The modest Omar Mosque is was built in the 12th century directly across from the main entrance of the Church of the Holy Sepulchre in Jerusalem. The mosque is named for the 7th-century caliph Omar, whose actions after his takeover of Jerusalem ensured the Church of Holy Sepulchre remained open to Christian worship. Map.
After a brief and bloodless seige, Muslims seized control of Jerusalem from the Byzantines in February 638. Caliph Omar Ibn al-Khattab accepted the city’s surrender from Patriarch Sophronius in person. Omar was shown the great Church of the Holy Sepulchre and offered a place to pray in it, but he refused.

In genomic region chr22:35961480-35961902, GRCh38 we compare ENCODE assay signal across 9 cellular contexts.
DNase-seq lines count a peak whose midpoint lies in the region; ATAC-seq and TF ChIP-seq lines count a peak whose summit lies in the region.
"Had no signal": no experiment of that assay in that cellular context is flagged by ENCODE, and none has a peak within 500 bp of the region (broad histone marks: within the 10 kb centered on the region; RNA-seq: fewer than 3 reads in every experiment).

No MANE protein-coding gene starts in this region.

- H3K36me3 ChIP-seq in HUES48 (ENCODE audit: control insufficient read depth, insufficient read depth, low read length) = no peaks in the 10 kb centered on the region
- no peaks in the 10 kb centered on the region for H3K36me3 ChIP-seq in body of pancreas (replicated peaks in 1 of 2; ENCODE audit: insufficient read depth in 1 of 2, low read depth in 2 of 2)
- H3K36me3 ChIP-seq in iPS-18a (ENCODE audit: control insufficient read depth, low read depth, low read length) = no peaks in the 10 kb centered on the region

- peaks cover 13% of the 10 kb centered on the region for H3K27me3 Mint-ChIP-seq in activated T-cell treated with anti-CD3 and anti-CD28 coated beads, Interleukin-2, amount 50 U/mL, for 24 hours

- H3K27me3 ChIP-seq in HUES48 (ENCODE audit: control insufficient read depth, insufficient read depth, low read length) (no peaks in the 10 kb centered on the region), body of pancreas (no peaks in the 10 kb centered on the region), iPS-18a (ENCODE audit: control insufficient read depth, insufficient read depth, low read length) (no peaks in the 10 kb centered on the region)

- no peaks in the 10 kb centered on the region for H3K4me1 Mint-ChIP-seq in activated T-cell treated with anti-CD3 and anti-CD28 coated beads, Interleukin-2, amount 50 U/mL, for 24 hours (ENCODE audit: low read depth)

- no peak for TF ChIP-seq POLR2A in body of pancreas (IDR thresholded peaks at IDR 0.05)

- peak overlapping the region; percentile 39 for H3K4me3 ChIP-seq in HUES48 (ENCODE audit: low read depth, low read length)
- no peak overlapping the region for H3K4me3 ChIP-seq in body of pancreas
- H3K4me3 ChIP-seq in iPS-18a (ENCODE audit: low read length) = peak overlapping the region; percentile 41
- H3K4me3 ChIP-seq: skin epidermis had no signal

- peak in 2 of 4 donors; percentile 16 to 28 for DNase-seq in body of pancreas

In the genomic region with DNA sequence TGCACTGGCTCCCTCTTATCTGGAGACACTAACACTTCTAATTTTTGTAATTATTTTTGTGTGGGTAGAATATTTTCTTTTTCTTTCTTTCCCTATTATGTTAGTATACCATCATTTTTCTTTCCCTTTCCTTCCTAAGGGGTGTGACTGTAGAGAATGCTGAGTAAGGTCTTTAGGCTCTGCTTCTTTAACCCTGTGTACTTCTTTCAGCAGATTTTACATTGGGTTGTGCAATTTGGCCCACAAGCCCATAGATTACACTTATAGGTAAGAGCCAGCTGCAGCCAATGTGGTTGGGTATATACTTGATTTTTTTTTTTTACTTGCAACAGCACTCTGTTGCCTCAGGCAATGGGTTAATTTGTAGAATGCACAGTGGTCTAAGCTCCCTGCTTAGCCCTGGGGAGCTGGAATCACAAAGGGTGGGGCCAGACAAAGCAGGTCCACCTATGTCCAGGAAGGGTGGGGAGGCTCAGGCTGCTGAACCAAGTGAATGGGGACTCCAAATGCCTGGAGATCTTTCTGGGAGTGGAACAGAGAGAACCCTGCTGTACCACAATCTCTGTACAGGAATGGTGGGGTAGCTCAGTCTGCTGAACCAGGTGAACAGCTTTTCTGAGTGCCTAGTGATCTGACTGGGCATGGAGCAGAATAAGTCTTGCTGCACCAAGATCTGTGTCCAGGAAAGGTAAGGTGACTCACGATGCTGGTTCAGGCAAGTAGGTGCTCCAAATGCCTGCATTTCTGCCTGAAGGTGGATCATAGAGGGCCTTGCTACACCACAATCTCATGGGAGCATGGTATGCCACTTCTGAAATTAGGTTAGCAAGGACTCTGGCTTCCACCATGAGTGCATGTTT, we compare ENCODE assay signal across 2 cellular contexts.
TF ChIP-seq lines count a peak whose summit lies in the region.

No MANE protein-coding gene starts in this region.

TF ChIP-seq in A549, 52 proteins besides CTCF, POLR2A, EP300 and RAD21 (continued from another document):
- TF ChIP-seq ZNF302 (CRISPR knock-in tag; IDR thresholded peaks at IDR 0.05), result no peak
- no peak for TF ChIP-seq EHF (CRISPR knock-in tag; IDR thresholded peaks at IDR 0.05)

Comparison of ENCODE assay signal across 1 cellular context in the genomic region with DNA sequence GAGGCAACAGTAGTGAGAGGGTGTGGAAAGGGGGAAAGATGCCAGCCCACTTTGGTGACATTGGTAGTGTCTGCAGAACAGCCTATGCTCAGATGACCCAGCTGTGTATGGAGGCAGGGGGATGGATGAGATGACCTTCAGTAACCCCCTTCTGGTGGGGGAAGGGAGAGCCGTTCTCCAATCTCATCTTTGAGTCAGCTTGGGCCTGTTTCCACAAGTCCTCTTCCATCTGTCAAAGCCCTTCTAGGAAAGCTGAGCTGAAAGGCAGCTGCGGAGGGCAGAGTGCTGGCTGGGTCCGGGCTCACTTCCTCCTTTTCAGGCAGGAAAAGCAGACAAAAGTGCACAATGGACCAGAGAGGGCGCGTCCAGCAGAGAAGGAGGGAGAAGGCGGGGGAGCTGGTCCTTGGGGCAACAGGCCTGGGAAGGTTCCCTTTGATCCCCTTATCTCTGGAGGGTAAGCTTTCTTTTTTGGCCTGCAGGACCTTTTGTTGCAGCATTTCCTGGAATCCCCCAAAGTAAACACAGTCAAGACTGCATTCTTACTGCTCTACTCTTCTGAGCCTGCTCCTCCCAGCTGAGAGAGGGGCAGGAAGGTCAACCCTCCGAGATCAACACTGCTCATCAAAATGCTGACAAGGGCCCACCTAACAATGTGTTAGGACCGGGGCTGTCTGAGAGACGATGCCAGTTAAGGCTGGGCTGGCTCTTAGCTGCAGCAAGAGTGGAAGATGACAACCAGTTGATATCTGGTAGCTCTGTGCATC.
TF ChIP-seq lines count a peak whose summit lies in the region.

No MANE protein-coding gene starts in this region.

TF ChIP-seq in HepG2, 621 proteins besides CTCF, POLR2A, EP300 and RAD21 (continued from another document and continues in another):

He knew that if he prayed in the church, it would set a precedent that would lead to the building’s transformation into a mosque. He instead prayed on the steps outside, allowing the church to remain a Christian holy place. The Omar Mosque was built near the site of these events in 1193 by Saladin’s son Aphdal Ali. The location is not exact, for the entrance to the Church was on the east in Omar’s time; the present entrance was only inaugurated in the 11th century.